But, others may make it and join Dobovšek, Šarec, Kangler and Primc in trying to round up the disenchanted voters. To this point, both readers should be reminded that 2014 election saw two new-founded parties that made it past the 4% parliamentary threshold. And while SMC won the election in a landslide, the fact that The United Left (now simply The Left) made it, too, was just as shocking. Neither party fulfilled the enormous expectations their voters had of them. In part because these expectations were unrealistic to begin with but were encouraged because votes and in part because both parties were sorely lacking political operatives with substantial-enough mileage to navigate the post-electoral minefield of Slovenian politics where often personal interests and connections take precedence over party loyalty. Add to that party infighting over victory spoils (SMC) or a downright meltdown (The Left) and you can see how other players are looking for the opportunity to swoop in and split off voters.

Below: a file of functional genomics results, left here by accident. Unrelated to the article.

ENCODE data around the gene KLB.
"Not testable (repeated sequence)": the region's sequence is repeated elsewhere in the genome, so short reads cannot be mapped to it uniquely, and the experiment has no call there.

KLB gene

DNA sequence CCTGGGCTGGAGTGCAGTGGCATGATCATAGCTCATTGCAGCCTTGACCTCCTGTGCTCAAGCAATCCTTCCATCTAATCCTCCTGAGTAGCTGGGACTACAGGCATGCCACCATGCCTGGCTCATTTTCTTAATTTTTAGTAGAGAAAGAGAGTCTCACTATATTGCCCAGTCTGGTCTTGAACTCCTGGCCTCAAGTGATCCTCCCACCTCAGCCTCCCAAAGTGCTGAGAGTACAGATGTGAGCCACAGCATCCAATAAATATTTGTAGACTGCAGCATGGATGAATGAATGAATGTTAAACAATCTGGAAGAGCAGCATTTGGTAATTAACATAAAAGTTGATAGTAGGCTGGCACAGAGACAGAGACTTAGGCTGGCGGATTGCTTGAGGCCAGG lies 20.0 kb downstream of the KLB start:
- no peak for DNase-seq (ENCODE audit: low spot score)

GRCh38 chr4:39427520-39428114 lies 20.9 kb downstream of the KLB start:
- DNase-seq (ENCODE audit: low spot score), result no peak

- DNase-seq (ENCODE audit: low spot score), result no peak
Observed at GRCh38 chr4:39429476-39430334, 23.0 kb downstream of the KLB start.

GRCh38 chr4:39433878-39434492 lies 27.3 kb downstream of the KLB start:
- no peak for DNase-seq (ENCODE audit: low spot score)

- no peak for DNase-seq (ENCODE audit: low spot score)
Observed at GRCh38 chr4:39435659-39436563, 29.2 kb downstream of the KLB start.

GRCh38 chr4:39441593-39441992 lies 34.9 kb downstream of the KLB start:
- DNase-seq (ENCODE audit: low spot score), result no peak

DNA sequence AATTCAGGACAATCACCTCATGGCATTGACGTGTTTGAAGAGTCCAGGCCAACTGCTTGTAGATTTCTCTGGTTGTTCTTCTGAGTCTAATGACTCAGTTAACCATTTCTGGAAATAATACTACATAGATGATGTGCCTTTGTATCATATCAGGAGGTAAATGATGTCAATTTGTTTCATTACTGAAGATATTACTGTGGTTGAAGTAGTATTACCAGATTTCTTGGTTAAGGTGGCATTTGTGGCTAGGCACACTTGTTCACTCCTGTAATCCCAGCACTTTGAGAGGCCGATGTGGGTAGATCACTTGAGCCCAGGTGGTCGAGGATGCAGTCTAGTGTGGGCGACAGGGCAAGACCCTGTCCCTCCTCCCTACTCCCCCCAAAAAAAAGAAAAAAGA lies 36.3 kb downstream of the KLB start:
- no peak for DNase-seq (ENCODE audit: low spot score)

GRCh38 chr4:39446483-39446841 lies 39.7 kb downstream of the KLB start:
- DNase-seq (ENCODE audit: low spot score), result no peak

Things are a bit more complicated, though. While most parties are bleeding voters and this seems true especially of the SMC, not everyone is going straight into the undecided column. Some voters are returning to the fold of traditional parties like the Social Democrats or Christian Democrats (NSi). Even Janez Janša‘s SDS seems to have stopped the bleeding of support and is performing well in polls, although in terms ob number rather than percent of the voters, even the traditional parties are hauling in only a fraction of what they were once used to. Add to that a host of non-parliamentary parties, which might be on idle for most of the electoral cycle but have at least some pre-existing experience and name recognition (like the Pirate Party on the progressive end of or Zmago Jelinčič’s Slovenian National Party on the retarded end of the spectrum) and suddenly the number of candidates for a fairly limited pool of votes becomes large indeed.